I'm not eager to see a solo end-game. Balance would be on a knife-edge. Except more like the head of a needle. Like dancing angels. Given that the Rapture didn't happen, maybe it's all bunk. My point is that balancing a challenging, but not impossible, solo end-game is asking for trouble. Too much trouble to justify what I think would be a fairly small payoff.

In general I think we should be wary of soloing. It's not going to destroy a game. But it's not going to save it either. Instead we should figure out what we can do to help players to play together. That includes figuring out why they wouldn't want to, and fixing that. Maybe it's the toxic culture (not fixed). Maybe groups are too hard to form (fixed). Maybe we can't play with friends (bad idea, but fix in progress). Maybe there's just no one out there to play with, as I lamented in Hello, person I met in the middle of nowhere.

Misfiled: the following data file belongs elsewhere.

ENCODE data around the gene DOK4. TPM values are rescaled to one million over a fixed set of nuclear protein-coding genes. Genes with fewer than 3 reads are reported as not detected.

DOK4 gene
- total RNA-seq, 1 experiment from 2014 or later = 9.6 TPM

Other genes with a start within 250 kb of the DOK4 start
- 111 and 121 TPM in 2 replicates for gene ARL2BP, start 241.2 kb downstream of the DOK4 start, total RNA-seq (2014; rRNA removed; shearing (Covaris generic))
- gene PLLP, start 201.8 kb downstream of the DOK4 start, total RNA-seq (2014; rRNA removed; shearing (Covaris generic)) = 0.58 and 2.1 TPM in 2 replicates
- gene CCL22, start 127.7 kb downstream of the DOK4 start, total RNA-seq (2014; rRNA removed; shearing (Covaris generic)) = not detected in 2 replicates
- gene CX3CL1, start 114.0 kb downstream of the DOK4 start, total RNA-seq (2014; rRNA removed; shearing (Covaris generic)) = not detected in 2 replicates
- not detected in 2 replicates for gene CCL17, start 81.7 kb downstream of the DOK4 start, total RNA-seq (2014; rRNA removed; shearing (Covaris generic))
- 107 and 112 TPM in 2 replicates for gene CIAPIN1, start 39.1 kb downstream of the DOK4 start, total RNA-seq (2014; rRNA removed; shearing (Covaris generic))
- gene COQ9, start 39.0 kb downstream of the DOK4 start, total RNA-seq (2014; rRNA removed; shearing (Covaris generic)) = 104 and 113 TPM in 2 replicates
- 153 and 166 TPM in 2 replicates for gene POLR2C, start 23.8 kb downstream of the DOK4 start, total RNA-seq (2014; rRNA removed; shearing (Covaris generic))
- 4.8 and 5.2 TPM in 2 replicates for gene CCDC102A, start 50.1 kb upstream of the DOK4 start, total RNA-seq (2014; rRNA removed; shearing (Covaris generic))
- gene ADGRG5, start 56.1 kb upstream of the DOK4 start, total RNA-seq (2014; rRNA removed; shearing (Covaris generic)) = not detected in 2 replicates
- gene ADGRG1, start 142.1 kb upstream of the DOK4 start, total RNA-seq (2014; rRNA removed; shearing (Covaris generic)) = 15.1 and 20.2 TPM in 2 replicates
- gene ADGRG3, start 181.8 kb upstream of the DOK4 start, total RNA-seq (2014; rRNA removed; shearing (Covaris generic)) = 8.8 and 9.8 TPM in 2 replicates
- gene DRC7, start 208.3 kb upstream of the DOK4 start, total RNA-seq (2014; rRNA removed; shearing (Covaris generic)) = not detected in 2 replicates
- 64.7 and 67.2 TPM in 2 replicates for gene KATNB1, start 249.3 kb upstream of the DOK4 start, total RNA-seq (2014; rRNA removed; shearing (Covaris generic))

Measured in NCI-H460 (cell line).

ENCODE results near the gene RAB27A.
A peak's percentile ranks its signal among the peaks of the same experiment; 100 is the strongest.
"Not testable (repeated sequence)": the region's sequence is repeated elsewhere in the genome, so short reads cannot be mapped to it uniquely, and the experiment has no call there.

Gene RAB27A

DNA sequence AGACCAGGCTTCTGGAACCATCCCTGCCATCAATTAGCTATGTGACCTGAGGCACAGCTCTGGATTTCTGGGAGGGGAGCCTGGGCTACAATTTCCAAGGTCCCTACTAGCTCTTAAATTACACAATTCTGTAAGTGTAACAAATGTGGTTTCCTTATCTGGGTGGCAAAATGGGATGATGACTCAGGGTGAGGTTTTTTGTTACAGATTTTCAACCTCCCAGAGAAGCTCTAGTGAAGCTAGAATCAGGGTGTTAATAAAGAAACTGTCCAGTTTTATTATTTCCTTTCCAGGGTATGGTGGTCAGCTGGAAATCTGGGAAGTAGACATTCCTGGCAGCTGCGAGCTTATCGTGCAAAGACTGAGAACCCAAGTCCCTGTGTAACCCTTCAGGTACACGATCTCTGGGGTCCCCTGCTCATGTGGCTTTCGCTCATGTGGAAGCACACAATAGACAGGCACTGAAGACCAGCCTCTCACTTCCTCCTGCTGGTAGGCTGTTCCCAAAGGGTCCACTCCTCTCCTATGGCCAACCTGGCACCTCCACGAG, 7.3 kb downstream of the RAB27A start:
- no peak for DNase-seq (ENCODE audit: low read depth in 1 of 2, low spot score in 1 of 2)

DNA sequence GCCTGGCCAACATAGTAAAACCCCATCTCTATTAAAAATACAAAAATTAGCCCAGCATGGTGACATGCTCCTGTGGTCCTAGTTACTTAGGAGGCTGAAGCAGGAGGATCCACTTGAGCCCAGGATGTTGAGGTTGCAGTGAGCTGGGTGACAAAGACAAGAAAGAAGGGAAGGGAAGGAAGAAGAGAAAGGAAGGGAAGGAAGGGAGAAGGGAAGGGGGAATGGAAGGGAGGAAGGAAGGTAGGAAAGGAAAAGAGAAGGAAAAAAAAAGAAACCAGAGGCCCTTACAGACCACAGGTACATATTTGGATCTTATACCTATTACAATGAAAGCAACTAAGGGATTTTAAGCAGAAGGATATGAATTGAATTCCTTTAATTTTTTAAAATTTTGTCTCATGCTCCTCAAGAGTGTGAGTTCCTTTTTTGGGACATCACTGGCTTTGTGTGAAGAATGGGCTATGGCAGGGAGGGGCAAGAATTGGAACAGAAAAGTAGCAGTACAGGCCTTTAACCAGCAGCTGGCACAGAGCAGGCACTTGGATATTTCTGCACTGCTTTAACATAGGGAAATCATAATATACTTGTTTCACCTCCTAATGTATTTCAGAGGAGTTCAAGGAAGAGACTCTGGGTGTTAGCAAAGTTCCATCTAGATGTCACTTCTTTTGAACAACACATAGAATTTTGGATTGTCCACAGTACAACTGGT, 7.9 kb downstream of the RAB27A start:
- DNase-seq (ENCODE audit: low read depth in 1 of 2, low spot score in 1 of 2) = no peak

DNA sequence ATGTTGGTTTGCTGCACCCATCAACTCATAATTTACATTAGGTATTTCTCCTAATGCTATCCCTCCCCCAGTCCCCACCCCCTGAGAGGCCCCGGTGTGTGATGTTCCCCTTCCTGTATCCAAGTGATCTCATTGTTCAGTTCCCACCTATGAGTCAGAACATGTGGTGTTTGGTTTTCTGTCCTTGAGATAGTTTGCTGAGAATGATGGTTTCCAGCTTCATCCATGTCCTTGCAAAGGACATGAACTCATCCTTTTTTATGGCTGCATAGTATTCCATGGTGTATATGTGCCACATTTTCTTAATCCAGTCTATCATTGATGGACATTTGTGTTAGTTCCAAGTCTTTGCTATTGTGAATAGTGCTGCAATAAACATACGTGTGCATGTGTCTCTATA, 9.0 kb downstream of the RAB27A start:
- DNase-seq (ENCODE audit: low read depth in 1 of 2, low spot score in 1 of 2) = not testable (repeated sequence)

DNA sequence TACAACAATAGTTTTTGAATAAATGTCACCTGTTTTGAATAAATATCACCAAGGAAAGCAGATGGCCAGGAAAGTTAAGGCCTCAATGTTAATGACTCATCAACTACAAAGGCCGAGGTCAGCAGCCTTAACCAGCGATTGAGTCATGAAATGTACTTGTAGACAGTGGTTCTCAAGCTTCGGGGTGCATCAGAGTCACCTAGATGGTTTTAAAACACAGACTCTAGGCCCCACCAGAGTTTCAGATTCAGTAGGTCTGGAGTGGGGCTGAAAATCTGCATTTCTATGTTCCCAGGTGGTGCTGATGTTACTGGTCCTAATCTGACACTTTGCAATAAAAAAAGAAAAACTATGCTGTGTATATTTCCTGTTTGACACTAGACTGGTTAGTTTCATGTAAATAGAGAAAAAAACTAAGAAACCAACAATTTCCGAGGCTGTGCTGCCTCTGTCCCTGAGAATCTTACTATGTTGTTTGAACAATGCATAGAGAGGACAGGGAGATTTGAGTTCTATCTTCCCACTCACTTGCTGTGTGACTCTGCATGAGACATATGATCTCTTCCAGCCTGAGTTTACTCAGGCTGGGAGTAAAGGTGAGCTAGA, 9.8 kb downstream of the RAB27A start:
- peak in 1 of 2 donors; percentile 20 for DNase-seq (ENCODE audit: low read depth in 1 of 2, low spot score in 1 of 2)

scrusi said...

Frak balance on the scale of individual challenges, really. I really enjoyed soloing elites (such as Fozruk, back when there still were elites in leveling content) on my hunter, but didn't mind at all having to group for them on my previous characters. It is quite a lot of fun to figure out how to do things that others can't (and more than makes up for the inability to do other things.)

Syl said...

The majority of all computer-/videogames are still solo or at least solo-able. I like some soloability in MMOs, but they are NOT supposed to be solo content games - there's enough other games to do this if that's what you seek.